Lund Papers in Economic History, Department of Economic History, Lund University
A Winning Strategy? The employment of women and firm longevity during industrialization
() and Maria Stanfors
Abstract: Why do certain firms prosper and grow old while other
firms fail? Established knowledge tells us that it is related to the firm’s
ability to adapt to market conditions, for example through product
diversification, learning-by-doing, and through the adoption of new
strategies regarding technology, human resources, and management practices.
This paper argues that the employment of women constituted an important
competitive advantage for firms in nineteenth-century manufacturing. By
using new data covering the entire Swedish tobacco industry, estimating
duration models, we find that firms which employed more women were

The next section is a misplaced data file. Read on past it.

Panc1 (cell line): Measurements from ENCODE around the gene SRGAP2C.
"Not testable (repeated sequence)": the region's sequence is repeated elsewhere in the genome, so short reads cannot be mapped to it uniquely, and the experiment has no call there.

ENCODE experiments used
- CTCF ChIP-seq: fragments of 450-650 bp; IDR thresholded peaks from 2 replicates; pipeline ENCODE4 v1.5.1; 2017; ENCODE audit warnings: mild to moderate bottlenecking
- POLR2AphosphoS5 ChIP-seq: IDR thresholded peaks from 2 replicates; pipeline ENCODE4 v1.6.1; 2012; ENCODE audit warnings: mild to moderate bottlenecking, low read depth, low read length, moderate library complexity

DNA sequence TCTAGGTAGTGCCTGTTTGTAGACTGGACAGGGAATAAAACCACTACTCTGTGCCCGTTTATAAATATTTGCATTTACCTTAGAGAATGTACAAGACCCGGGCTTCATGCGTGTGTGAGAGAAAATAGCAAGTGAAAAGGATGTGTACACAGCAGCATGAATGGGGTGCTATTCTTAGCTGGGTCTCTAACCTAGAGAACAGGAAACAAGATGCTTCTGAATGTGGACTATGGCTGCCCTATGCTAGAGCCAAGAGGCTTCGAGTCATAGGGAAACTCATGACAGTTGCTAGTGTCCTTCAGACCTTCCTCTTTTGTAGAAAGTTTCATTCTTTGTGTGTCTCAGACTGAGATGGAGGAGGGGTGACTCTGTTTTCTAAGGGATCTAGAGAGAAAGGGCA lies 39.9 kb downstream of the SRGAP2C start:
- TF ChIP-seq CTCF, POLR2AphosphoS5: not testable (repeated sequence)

considerably less likely to fail than firms which employed men. The
strategy of hiring women in order to reduce costs was a winning strategy
among firms in a labor-intensive industry in competitive markets. Thus the
adopters of this strategy lived on. The extended longevity of more
feminized firms, in turn, reshaped the whole industry. Industry
feminization may thus be seen as result of a competitive process in which
more feminized firms through longevity came to dominate the industry.
Keywords: Firm survival; longevity; competing risks; competition; female employment; (follow links to similar papers)
JEL-Codes: C41; L10; L66; (follow links to similar papers)
41 pages, November 26, 2014
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- This paper is published as:
Eriksson, Björn and Maria Stanfors, (2015), 'A Winning Strategy? The employment of women and firm longevity during industrialization', Business History., pages 988-1004
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